Justin Saladino Band – JSB LIVE
CD: 11 Songs, 61 Minutes
Styles: Contemporary Electric Blues Rock, Live Album
One of the pleasures I’ve sorely missed this year is live music. It has a different atmosphere than a studio album, a more daredevil, freewheeling vibe. Artists can spend hundreds of hours editing and perfecting studio releases. While LIVE, they only have one chance to get it right. Therefore, Montreal’s Justin Saladino Band holds nothing back in showcasing their talents: smooth, heartfelt vocals from its leading man, dynamite instrumentation, on-point lyrics, and a passionate stage presence one can hear if not see in person. As determined from the photo on the inside of their CD jacket, the musicians skew toward the younger/Millennial side of the blues-rock scene. Nevertheless, all ages will enjoy the eleven tunes presented here (ten originals and one cover). There’s something for everyone: catchy mid-tempo rockers such as the first three numbers, mellow ballads like “All You Ever Need” and “Peace With You,” even a Hendrix-style shredder, “Purple Girl.” Saladino and his Quebecois compatriots entertain for over an hour in top form.
JSB LIVE was recorded over two nights in front of an audience of loyal fans at Quebec’s largest recording facility, Piccolo Studios. “Six musicians, two shows and eleven songs….I’m proud of that,” says Justin fondly. With the addition of an electric take on Tom Petty’s “You Don’t Know How It Feels” (the one cover), JSB Live delivers a diverse setlist of the band’s history to date.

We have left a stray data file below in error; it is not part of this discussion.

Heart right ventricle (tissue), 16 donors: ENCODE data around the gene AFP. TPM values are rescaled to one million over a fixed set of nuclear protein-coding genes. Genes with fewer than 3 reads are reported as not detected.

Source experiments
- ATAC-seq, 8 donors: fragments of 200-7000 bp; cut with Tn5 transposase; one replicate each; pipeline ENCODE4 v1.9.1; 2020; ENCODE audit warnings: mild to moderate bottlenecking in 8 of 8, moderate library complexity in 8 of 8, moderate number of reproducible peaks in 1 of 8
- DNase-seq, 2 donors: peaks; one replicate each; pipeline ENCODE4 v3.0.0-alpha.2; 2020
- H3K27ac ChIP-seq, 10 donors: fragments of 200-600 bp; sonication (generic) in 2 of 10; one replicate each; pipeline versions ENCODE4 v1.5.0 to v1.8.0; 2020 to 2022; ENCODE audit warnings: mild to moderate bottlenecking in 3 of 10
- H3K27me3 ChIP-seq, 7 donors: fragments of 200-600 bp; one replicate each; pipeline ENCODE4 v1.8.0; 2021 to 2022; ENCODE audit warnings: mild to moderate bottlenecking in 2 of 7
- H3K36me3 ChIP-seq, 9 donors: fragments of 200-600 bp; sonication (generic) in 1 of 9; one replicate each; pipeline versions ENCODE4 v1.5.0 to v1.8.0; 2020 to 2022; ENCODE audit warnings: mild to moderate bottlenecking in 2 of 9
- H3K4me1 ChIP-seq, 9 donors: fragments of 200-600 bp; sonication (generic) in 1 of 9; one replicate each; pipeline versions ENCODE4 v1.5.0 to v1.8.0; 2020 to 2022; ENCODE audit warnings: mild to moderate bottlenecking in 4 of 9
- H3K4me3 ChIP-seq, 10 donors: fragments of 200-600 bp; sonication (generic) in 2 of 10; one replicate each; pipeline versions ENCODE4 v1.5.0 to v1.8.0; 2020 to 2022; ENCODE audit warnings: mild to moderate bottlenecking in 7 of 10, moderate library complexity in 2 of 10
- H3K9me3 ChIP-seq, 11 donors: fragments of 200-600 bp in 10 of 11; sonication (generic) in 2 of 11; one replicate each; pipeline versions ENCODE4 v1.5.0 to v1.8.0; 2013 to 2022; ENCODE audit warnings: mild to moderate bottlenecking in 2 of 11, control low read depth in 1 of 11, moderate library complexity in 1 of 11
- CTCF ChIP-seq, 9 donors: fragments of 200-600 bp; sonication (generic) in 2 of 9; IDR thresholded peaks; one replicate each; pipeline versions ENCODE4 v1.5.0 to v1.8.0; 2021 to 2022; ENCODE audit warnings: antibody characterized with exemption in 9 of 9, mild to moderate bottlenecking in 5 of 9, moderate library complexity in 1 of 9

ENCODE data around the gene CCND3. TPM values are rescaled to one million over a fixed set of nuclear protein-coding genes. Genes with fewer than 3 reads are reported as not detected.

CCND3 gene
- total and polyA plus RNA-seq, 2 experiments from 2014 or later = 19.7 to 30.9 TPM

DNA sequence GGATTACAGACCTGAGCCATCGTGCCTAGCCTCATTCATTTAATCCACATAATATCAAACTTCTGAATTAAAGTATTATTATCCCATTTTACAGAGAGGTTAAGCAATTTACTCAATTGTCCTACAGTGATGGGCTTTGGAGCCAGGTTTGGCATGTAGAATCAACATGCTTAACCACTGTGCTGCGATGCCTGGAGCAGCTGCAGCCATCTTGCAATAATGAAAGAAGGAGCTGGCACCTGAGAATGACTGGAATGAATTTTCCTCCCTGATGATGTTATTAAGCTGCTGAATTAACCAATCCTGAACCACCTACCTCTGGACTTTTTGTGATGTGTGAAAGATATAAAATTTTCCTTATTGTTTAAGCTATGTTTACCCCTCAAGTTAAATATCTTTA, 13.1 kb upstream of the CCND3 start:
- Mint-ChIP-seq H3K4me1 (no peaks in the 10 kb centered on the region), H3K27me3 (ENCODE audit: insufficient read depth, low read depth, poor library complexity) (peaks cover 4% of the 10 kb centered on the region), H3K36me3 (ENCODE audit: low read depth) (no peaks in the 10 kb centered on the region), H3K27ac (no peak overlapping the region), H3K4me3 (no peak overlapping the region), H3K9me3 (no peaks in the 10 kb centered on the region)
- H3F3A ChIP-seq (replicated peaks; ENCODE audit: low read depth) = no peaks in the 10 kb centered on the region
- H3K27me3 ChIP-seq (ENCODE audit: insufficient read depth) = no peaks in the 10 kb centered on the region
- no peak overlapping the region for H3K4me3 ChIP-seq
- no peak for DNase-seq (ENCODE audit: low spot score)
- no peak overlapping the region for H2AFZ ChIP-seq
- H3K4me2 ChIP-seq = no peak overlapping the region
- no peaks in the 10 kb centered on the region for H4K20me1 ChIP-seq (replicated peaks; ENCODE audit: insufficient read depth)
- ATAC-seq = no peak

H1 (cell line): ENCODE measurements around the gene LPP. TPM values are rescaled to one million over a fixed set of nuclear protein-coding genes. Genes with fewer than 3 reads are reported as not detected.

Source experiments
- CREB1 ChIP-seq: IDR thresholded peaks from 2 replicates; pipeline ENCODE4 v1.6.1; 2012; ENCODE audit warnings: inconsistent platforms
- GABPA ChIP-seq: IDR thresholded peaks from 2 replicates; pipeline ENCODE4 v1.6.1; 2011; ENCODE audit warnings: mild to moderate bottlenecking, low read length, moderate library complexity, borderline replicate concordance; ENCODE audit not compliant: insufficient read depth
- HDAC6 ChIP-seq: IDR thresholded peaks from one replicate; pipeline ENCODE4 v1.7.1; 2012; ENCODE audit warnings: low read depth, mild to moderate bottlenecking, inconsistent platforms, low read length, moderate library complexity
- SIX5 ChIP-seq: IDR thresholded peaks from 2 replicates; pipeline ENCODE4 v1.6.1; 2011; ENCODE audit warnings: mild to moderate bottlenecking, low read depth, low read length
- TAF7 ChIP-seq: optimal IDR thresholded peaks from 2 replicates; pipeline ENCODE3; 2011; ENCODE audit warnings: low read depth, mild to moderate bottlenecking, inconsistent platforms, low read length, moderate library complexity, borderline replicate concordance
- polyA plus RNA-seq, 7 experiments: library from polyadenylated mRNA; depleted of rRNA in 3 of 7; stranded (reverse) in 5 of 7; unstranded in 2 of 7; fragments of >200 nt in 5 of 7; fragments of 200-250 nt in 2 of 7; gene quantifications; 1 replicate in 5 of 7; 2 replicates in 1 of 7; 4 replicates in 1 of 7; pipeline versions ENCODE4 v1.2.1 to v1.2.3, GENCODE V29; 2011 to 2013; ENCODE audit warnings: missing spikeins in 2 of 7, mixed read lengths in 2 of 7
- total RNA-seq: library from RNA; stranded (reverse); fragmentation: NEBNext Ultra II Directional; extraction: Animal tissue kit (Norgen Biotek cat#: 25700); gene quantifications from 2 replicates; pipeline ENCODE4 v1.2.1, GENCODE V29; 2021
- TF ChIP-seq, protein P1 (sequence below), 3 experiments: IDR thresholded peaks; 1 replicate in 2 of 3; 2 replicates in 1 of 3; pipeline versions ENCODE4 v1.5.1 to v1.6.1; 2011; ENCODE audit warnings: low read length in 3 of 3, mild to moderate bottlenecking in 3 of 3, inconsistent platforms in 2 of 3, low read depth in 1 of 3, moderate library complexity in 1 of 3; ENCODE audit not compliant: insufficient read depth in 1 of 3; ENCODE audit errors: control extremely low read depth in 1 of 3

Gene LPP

In 2018, the 21st annual Maple Blues Awards nominated the group for New Artist of the Year in Canada. The following year, Blues and Roots Radio acknowledged JSB’s country-crossover tune, “Third Week Of June,” as 2018 Song of the Year under the group category. The band was also selected to represent Quebec and compete with over 200 other acts from around the world at the 2019 International Blues Challenge in Memphis Tennessee, hosted by The Blues Foundation.
Performing alongside Justin Saladino (vocals and guitars) are Antoine Loiselle on guitars; David Osei-Afrifa on keys; Denis Paquin on drums and vocals; Gabriel Forget on bass and vocals, and Lucie Martel on vocals and percussion.
Surprisingly, the album’s centerpiece is a contemplative one, “Put the Hammer Down,” about one’s propensity to judge one’s fellow man: “Everybody suffers; everybody cries. Not all of us wonder if we’re the reason why. I’ve met so many other people in my life…I’ve put the hammer down on others, and that ain’t right.” With melodic instrumentation backing Saladino up, such a confessional should be a required theme song for social media. Why are we collectively quick to sum other people and their lives up with hurtful labels, catchphrases and memes? Why can’t we give each other the benefit of the doubt instead of the business end of our proverbial hammer? The solo in the middle pounds this point home subtly, beautifully, without getting in your face.
On the other end of the musical and topical spectrum is “Irish Bordello, a hard-driving rocker perfect for drinking instead of thinking. Methinks the crowd especially loved this one. It gets one’s blood pumping and heart thumping. It should also top the Billboard blues-rock charts.
In the days before COVID, LIVE music was grand. Give it up for the Justin Saladino Band!